In the first step, we define a new family $\mathcal G$ of hash functions $g$, where each function $g$ is obtained by concatenating $k$ functions $h_1, ..., h_k$ from $\mathcal F$, i.e., $g(p) = [h_1(p), ..., h_k(p)]$. In other words, a random hash function $g$ is obtained by concatenating $k$ randomly chosen hash functions from $\mathcal F$. The algorithm then constructs $L$ hash tables, each corresponding to a different randomly chosen hash function $g$.

In the preprocessing step we hash all $n$ points from the data set $S$ into each of the $L$ hash tables. Given that the resulting hash tables have only $n$ non-zero entries, one can reduce the amount of memory used per each hash table to $O(n)$ using standard hash functions.

Given a query point $q$, the algorithm iterates over the $L$ hash functions $g$. For each $g$ considered, it retrieves the data points that are hashed into the same bucket as $q$. The process is stopped as soon as a point within distance $cR$ from $q$ is found.

Given the parameters $k$ and $L$, the algorithm has the following performance guarantees:

• preprocessing time: $O(nLkt)$, where $t$ is the time to evaluate a function $h \in \mathcal F$ on an input point $p$;
• space: $O(nL)$, plus the space for storing data points;
• query time: $O(L(kt+dnP_2^k))$;
• the algorithm succeeds in finding a point within distance $cR$ from $q$ (if it exists) with probability at least $1 - ( 1 - P_1^k ) ^ L$;

For a fixed approximation ratio $c=1+\epsilon$ and probabilities $P_1$ and $P_2$, one can set $k={\log n \over \log 1/P_2}$ and $L = n^{\rho}$, where $\rho={\log P_1\over \log P_2}$. Then one obtains the following performance guarantees:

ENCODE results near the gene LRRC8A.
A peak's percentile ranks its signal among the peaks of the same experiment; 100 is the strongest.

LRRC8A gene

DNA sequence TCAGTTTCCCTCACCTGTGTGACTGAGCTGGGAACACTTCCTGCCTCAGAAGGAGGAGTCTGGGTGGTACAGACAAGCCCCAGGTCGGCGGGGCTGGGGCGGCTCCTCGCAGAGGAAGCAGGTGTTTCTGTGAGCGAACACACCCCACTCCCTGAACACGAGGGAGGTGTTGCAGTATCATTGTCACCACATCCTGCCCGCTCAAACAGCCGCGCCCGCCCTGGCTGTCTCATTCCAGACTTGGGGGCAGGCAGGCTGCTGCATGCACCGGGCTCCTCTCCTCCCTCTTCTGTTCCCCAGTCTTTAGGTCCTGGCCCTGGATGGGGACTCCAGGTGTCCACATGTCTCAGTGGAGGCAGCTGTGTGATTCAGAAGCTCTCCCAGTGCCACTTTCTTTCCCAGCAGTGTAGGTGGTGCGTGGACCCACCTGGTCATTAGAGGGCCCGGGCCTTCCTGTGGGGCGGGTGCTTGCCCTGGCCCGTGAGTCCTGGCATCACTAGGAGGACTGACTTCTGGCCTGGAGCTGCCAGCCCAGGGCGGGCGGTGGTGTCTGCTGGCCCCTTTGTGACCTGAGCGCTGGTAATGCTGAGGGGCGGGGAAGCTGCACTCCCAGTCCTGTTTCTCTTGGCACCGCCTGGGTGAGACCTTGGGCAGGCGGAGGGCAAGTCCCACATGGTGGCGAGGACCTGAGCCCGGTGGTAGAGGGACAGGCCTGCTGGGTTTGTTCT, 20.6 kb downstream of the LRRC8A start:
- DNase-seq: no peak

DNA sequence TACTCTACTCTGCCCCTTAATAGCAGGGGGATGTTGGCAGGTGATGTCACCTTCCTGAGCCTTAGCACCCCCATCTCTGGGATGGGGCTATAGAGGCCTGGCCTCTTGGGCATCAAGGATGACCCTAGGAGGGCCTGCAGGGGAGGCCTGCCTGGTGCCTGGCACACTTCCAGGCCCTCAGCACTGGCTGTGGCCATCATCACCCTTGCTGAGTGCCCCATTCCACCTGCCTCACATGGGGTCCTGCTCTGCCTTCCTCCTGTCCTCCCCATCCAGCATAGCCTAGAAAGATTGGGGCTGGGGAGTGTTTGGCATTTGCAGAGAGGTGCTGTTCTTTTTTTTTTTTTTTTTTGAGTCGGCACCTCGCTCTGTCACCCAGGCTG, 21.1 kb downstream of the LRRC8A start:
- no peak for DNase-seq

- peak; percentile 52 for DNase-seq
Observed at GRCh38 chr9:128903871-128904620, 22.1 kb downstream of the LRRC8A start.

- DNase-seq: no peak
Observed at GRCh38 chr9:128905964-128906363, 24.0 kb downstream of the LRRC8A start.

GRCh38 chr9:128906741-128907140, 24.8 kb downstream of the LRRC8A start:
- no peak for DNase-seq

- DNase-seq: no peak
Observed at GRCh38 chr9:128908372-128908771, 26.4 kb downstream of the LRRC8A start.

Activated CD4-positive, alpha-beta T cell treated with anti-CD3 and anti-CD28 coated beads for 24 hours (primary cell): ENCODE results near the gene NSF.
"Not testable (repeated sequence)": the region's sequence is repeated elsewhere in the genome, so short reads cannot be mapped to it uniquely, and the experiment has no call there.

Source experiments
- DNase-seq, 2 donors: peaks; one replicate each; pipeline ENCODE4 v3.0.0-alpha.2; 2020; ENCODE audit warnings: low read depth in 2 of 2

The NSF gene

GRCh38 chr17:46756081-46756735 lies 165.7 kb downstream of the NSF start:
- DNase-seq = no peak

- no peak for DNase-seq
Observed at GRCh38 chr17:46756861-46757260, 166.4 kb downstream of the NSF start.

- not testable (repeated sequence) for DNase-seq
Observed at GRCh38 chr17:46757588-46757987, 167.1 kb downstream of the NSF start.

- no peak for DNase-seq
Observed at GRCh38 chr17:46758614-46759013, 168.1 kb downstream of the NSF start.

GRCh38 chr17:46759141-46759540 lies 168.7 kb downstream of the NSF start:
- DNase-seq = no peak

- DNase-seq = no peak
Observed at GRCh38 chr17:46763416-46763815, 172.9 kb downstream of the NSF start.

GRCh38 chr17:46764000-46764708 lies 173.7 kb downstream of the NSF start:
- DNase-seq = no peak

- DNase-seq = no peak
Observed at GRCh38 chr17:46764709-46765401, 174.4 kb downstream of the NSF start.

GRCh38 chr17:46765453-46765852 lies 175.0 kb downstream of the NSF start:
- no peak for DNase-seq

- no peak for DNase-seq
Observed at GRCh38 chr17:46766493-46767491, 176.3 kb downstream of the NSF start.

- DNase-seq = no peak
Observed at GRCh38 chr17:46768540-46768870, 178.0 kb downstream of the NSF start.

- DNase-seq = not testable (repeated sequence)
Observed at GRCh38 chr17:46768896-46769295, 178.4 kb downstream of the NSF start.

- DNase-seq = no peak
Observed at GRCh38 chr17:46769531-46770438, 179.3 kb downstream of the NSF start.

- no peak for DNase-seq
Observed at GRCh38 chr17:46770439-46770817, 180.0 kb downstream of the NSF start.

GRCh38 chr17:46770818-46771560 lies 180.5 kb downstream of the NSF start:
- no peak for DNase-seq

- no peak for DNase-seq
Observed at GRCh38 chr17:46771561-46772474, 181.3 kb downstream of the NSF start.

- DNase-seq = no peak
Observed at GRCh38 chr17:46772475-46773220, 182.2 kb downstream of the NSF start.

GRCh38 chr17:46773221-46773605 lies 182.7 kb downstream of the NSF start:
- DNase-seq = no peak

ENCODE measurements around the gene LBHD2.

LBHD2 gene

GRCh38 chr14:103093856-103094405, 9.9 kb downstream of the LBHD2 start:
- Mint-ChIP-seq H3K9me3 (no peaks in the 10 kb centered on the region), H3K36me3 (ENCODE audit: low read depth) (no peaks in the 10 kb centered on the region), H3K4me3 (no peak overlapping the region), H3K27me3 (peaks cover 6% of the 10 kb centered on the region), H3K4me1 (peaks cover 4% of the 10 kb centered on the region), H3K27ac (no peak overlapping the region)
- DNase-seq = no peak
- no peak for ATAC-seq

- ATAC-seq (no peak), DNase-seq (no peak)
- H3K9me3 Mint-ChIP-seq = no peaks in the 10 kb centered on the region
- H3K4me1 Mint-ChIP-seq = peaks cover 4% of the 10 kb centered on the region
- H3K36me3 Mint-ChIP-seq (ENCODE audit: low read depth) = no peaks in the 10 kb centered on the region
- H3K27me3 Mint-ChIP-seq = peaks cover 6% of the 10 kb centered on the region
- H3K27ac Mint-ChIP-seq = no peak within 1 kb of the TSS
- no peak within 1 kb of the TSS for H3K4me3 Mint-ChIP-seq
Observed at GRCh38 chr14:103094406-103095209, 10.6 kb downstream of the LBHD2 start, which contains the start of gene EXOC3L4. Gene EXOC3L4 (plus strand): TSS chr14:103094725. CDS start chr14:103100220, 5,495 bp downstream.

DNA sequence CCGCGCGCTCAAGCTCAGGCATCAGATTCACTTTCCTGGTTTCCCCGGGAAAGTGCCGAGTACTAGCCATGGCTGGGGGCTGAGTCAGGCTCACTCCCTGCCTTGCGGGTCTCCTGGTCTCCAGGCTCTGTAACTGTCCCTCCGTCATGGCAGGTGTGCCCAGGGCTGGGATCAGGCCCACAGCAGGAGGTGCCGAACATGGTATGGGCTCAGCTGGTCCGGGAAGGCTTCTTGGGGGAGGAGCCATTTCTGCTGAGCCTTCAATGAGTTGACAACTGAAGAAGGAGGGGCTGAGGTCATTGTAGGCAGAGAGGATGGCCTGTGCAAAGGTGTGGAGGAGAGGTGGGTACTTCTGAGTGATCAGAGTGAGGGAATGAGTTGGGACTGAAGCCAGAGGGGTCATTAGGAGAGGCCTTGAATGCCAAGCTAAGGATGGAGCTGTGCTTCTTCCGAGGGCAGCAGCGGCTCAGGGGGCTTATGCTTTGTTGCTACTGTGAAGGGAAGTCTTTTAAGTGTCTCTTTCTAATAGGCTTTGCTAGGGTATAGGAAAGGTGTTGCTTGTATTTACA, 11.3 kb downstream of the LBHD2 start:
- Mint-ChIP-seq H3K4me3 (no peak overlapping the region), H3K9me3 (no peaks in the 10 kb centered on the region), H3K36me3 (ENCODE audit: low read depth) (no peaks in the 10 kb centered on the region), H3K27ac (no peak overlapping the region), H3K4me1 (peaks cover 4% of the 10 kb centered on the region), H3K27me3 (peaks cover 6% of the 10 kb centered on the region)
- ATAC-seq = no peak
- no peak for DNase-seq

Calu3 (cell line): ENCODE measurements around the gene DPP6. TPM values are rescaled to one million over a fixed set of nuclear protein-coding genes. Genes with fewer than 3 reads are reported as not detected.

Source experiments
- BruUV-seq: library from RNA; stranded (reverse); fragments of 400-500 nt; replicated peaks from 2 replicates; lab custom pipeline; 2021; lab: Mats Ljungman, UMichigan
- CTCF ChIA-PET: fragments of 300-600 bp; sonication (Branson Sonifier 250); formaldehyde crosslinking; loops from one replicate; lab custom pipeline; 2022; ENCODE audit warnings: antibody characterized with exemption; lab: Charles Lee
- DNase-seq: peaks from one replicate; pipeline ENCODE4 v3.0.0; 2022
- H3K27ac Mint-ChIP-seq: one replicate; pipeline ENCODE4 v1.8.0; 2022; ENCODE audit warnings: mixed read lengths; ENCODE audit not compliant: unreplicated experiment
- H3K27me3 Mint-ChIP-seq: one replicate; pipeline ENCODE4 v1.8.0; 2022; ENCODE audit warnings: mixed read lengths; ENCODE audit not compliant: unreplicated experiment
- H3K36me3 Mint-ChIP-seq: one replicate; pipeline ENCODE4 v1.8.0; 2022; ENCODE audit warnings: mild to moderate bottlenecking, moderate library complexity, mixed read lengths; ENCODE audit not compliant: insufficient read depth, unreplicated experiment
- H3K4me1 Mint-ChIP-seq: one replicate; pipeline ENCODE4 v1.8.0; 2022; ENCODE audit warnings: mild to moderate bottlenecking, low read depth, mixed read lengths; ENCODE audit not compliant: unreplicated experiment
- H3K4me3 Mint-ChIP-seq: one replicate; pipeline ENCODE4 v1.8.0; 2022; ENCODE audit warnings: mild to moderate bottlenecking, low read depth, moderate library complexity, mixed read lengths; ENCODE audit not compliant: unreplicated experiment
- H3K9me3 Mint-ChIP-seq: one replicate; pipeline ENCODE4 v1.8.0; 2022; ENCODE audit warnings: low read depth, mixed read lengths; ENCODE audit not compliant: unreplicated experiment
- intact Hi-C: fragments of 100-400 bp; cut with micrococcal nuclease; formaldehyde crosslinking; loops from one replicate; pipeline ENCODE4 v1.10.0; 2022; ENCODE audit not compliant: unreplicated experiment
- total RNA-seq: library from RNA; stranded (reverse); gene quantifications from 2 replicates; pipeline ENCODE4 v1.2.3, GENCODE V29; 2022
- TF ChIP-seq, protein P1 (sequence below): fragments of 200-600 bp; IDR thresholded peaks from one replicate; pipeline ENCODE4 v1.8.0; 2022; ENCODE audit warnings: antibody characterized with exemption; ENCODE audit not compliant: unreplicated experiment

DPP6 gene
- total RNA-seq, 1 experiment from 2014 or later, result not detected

• preprocessing time: $O(n^{1+\rho}kt)$;
• space: $O(n^{1+\rho})$, plus the space for storing data points;
• query time: $O(n^{\rho}(kt+d))$;

## References

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3. ^ a b Indyk, Piotr.; Motwani, Rajeev. (1998). , "Approximate Nearest Neighbors: Towards Removing the Curse of Dimensionality.". Proceedings of 30th Symposium on Theory of Computing.
4. ^ a b Charikar, Moses S.. (2002). "Similarity Estimation Techniques from Rounding Algorithms". Proceedings of the 34th Annual ACM Symposium on Theory of Computing 2002: (ACM 1–58113–495–9/02/0005)…. doi:10.1145/509907.509965. Retrieved 2007-12-21.
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7. ^ Koga, Hisashi, Tetsuo Ishibashi, and Toshinori Watanabe (2007), "Fast agglomerative hierarchical clustering algorithm using Locality-Sensitive Hashing", Knowledge and Information Systems 12.1: 25-53,.
8. ^ Brinza, Dumitru, et al., "RAPID detection of gene–gene interactions in genome-wide association studies", Bioinformatics 26.22 (2010): 2856-2862.
9. ^ Broder, A.Z.; Charikar, M.; Frieze, A.M.; Mitzenmacher, M. (1998). "Min-wise independent permutations". Proceedings of the thirtieth annual ACM symposium on Theory of computing: 327–336. doi:10.1145/276698.276781. Retrieved 2007-11-14.
10. ^ "An optimal construction of exactly min-wise independent permutations". Technical Report COMP98-62, IEICE, 1998. |coauthors= requires |author= (help)
11. ^ Matoušek, J.; Stojakovic, M. (2002). "On Restricted Min-Wise Independence of Permutations". Preprint. Retrieved 2007-11-14.
12. ^ Saks, M.; Srinivasan, A.; Zhou, S.; Zuckerman, D. (2000). "Low discrepancy sets yield approximate min-wise independent permutation families". Information Processing Letters 73 (1-2): 29–32. doi:10.1016/S0020-0190(99)00163-5. Retrieved 2007-11-14.
13. ^ Damiani et. al (2004). "An Open Digest-based Technique for Spam Detection". Retrieved 2013-09-01.
14. ^ Alexandr Andoni; Indyk, P. (2008). "Near-Optimal Hashing Algorithms for Approximate Nearest Neighbor in High Dimensions". Communications of the ACM 51 (1): 117–122.
15. ^ Datar, M.; Immorlica, N., Indyk, P., Mirrokni, V.S. (2004). "Locality-Sensitive Hashing Scheme Based on p-Stable Distributions". Proceedings of the Symposium on Computational Geometry.
16. ^ Pauleve, L.; Jegou, H., Amsaleg, L. (2010). "Locality sensitive hashing: A comparison of hash function types and querying mechanisms". Pattern recognition Letters.